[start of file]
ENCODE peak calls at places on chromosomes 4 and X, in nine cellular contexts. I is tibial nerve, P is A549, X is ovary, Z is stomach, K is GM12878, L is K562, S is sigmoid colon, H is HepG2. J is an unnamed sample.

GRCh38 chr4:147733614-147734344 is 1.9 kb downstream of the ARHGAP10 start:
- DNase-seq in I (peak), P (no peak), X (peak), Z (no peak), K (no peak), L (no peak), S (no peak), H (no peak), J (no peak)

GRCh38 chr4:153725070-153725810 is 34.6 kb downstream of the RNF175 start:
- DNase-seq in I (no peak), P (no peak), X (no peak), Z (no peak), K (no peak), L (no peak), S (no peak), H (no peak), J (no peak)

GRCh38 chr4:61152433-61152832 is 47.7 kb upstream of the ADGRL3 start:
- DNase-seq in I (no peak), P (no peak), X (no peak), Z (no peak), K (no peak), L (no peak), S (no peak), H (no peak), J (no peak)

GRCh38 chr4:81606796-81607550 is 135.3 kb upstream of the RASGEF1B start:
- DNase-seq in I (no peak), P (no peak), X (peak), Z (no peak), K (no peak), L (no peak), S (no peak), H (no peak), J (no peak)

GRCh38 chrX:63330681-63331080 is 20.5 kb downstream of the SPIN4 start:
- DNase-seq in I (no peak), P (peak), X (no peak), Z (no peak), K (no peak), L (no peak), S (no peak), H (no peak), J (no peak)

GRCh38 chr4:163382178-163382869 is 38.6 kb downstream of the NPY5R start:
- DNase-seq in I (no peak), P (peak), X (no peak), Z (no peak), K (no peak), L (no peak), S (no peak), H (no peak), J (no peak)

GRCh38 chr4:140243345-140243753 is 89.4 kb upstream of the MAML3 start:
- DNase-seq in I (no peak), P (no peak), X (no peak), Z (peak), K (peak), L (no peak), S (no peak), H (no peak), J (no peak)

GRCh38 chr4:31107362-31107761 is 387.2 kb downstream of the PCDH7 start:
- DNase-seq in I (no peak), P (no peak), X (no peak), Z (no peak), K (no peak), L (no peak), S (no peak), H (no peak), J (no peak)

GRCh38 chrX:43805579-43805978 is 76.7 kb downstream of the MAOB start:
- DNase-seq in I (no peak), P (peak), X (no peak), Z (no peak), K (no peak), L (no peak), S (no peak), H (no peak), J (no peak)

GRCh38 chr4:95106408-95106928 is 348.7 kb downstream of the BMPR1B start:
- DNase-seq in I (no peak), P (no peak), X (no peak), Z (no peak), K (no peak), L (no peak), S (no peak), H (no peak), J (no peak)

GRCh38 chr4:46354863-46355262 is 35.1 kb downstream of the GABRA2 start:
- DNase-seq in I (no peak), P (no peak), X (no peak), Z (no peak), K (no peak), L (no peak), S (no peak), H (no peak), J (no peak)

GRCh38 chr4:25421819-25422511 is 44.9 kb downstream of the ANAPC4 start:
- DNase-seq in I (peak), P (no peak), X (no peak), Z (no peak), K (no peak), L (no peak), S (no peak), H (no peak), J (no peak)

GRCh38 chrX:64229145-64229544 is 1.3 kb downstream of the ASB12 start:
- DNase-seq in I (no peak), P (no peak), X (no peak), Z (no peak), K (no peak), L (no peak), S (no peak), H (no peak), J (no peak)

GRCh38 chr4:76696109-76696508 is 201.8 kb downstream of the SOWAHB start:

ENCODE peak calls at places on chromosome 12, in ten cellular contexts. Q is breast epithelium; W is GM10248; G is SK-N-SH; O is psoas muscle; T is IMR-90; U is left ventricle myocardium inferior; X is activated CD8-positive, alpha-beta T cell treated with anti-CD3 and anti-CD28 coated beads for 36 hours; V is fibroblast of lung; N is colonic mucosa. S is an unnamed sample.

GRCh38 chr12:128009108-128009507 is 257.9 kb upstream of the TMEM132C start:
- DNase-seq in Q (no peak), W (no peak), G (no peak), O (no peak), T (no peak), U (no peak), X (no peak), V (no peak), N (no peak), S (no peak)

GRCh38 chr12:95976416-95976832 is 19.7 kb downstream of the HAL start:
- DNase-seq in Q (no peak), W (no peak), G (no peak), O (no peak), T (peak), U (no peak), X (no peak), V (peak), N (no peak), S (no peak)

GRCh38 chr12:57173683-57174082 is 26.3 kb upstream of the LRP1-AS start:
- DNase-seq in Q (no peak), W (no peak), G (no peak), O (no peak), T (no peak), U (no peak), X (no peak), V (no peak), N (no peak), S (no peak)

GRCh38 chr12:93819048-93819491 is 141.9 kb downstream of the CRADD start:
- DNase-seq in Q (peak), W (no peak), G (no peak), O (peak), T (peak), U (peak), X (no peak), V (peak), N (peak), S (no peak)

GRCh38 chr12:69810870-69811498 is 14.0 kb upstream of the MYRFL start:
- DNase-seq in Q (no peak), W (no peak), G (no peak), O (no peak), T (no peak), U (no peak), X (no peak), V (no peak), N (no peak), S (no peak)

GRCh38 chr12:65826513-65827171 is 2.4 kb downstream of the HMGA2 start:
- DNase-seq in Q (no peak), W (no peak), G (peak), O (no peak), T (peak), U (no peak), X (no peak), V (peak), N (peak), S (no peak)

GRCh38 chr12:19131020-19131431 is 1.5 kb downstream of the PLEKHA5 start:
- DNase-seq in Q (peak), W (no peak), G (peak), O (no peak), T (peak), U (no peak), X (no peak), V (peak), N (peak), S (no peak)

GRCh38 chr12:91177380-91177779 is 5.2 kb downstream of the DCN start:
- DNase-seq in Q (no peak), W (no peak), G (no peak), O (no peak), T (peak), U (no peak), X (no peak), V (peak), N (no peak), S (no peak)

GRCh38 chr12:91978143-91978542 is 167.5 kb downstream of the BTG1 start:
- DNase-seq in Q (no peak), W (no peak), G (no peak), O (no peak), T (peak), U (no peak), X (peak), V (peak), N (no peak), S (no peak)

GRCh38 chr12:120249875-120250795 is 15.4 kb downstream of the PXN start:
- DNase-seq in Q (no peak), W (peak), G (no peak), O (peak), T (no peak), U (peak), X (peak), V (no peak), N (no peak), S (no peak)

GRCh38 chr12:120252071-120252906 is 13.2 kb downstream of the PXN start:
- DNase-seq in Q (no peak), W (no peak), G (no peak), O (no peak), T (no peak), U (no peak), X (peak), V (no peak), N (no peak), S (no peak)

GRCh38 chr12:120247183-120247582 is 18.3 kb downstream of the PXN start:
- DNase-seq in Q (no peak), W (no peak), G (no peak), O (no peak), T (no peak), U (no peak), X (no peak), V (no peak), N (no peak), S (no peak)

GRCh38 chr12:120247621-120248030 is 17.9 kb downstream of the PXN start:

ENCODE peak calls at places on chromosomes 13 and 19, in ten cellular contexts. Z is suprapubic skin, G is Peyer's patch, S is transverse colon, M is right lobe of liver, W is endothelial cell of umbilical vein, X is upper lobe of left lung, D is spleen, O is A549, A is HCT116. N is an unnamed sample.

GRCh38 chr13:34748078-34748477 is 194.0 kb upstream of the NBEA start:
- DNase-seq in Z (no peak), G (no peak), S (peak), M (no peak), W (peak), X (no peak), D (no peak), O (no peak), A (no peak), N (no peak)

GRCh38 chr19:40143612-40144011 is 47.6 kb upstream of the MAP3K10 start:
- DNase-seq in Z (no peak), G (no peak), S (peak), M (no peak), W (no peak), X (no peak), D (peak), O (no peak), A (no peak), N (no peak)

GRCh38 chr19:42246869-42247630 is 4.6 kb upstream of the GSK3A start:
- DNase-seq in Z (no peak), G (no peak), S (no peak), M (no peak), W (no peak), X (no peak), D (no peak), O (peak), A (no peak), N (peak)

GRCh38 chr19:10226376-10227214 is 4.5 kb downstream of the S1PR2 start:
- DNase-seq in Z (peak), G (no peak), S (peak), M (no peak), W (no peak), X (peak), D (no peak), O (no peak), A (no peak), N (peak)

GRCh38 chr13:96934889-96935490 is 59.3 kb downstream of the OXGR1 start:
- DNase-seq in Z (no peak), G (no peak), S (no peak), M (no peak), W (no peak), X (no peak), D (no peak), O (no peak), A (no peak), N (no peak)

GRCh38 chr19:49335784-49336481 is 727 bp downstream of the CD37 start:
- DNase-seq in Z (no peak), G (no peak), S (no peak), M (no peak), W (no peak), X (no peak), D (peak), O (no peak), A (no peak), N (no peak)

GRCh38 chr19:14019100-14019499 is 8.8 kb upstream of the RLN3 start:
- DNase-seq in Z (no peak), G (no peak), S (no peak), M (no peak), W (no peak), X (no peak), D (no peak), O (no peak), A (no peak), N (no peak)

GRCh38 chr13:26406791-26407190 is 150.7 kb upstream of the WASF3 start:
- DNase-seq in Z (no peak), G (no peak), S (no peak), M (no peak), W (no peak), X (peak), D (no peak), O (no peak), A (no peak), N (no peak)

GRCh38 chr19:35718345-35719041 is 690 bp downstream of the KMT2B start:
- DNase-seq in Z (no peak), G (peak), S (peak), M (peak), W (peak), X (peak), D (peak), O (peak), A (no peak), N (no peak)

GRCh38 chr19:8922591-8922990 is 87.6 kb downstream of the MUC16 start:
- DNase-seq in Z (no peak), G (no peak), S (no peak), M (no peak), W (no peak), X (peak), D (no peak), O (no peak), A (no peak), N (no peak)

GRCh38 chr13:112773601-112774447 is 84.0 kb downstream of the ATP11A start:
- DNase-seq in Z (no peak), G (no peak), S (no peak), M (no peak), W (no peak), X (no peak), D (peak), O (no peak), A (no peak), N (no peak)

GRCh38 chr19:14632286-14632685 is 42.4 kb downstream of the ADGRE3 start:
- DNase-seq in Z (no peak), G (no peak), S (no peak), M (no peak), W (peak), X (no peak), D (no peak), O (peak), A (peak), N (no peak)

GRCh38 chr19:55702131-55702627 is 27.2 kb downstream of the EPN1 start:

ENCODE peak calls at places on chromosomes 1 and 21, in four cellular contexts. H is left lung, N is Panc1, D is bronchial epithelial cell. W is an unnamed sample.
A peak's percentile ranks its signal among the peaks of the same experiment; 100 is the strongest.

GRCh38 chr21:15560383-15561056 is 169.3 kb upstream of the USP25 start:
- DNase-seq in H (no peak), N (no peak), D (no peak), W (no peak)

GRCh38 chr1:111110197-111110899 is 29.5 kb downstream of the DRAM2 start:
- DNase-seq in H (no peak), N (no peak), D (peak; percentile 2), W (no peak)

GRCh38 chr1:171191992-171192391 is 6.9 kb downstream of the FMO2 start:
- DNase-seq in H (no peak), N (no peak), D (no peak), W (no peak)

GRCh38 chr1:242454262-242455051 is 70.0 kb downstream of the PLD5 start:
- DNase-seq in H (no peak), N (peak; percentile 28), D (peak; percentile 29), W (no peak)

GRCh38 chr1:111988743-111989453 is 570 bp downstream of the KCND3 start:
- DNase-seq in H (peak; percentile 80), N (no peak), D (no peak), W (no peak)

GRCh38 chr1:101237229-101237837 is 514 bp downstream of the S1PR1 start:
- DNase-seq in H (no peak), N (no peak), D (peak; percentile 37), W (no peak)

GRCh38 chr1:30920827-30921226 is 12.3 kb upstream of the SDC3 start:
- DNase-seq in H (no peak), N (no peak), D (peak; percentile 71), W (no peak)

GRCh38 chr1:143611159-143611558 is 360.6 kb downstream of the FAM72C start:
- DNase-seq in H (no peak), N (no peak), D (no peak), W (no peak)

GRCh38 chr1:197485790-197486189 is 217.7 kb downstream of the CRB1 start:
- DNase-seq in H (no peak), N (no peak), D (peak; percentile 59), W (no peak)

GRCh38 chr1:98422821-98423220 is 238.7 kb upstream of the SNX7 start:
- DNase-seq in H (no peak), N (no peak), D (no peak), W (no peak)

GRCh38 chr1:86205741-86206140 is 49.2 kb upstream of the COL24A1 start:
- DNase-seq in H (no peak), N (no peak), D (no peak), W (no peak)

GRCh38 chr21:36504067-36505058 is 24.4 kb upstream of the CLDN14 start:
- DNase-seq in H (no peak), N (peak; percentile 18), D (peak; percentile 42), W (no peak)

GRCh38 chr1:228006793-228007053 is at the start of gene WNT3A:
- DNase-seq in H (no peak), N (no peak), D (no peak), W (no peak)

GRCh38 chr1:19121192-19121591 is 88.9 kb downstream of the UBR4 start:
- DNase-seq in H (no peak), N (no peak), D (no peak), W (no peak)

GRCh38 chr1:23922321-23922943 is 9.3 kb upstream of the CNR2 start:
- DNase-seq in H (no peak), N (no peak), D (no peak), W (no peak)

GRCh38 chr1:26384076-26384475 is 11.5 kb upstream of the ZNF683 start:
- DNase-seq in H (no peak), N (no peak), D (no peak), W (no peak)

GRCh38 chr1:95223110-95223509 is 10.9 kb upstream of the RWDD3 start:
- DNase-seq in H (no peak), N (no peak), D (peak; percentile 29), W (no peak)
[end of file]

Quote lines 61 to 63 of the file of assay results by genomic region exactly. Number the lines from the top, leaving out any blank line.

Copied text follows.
- DNase-seq in Z (no peak), G (no peak), S (no peak), M (no peak), W (no peak), X (no peak), D (no peak), O (peak), A (no peak), N (peak)

GRCh38 chr19:10226376-10227214 is 4.5 kb downstream of the S1PR2 start:
- DNase-seq in Z (peak), G (no peak), S (peak), M (no peak), W (no peak), X (peak), D (no peak), O (no peak), A (no peak), N (peak)